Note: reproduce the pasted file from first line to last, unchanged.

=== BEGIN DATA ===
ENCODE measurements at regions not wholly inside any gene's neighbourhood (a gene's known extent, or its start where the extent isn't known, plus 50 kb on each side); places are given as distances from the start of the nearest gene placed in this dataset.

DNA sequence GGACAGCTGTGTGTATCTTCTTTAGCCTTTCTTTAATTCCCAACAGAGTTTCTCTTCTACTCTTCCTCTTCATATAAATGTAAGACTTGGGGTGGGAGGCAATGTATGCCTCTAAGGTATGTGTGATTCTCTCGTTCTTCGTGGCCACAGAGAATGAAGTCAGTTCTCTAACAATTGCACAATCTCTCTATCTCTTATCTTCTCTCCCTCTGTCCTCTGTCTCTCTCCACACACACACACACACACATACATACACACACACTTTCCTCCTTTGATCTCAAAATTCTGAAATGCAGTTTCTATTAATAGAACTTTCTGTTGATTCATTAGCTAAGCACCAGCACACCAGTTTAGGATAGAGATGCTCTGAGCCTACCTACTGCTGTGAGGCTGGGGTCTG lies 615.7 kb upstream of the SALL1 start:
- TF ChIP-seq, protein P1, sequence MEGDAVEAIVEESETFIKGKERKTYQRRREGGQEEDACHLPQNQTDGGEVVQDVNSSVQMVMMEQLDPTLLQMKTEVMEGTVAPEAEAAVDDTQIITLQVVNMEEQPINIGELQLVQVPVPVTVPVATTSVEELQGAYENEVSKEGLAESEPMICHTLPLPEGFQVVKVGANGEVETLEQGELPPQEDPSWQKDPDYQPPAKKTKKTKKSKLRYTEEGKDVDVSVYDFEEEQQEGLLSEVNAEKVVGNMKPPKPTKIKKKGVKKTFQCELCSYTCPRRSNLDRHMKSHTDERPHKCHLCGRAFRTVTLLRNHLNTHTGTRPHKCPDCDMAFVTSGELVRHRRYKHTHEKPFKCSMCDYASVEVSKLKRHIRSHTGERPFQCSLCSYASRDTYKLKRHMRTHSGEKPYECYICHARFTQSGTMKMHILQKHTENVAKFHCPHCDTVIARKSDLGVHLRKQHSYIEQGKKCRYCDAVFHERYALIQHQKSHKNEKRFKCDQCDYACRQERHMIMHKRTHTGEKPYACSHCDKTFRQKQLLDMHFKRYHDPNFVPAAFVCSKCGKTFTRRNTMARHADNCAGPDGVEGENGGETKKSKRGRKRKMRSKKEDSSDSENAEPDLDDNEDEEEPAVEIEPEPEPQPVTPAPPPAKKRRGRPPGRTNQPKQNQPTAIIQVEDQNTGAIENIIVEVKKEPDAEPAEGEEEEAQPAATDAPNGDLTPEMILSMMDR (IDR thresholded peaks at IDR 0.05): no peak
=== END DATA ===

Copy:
ENCODE measurements at regions not wholly inside any gene's neighbourhood (a gene's known extent, or its start where the extent isn't known, plus 50 kb on each side); places are given as distances from the start of the nearest gene placed in this dataset.

DNA sequence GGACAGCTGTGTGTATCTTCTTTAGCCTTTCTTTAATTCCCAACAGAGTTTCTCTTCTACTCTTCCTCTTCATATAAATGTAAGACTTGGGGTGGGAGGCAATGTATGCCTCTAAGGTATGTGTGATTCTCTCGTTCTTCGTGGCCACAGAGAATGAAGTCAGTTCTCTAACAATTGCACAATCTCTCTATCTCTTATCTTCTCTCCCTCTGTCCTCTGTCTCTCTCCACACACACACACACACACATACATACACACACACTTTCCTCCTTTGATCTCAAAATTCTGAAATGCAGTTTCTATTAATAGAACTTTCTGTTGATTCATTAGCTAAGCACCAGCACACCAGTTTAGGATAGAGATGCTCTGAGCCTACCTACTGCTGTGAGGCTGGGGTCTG lies 615.7 kb upstream of the SALL1 start:
- TF ChIP-seq, protein P1, sequence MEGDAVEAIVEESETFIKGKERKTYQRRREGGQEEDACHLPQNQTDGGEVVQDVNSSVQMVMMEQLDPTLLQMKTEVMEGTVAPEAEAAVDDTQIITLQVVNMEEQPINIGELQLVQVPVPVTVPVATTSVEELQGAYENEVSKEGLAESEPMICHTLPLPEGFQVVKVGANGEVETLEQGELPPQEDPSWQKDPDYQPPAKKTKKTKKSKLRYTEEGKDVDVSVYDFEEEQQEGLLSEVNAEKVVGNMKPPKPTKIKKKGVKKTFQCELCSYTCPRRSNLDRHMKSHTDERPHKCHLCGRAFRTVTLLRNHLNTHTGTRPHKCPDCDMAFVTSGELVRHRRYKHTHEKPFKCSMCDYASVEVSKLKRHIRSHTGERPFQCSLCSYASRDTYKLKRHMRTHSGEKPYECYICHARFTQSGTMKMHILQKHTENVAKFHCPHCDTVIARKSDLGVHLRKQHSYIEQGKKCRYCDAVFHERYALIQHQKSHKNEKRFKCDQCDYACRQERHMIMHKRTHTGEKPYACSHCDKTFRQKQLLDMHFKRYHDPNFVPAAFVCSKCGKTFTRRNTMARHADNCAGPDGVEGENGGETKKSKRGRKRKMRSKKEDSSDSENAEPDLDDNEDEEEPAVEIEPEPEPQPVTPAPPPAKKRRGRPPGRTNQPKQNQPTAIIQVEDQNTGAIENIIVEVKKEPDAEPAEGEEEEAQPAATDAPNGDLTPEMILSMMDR (IDR thresholded peaks at IDR 0.05): no peak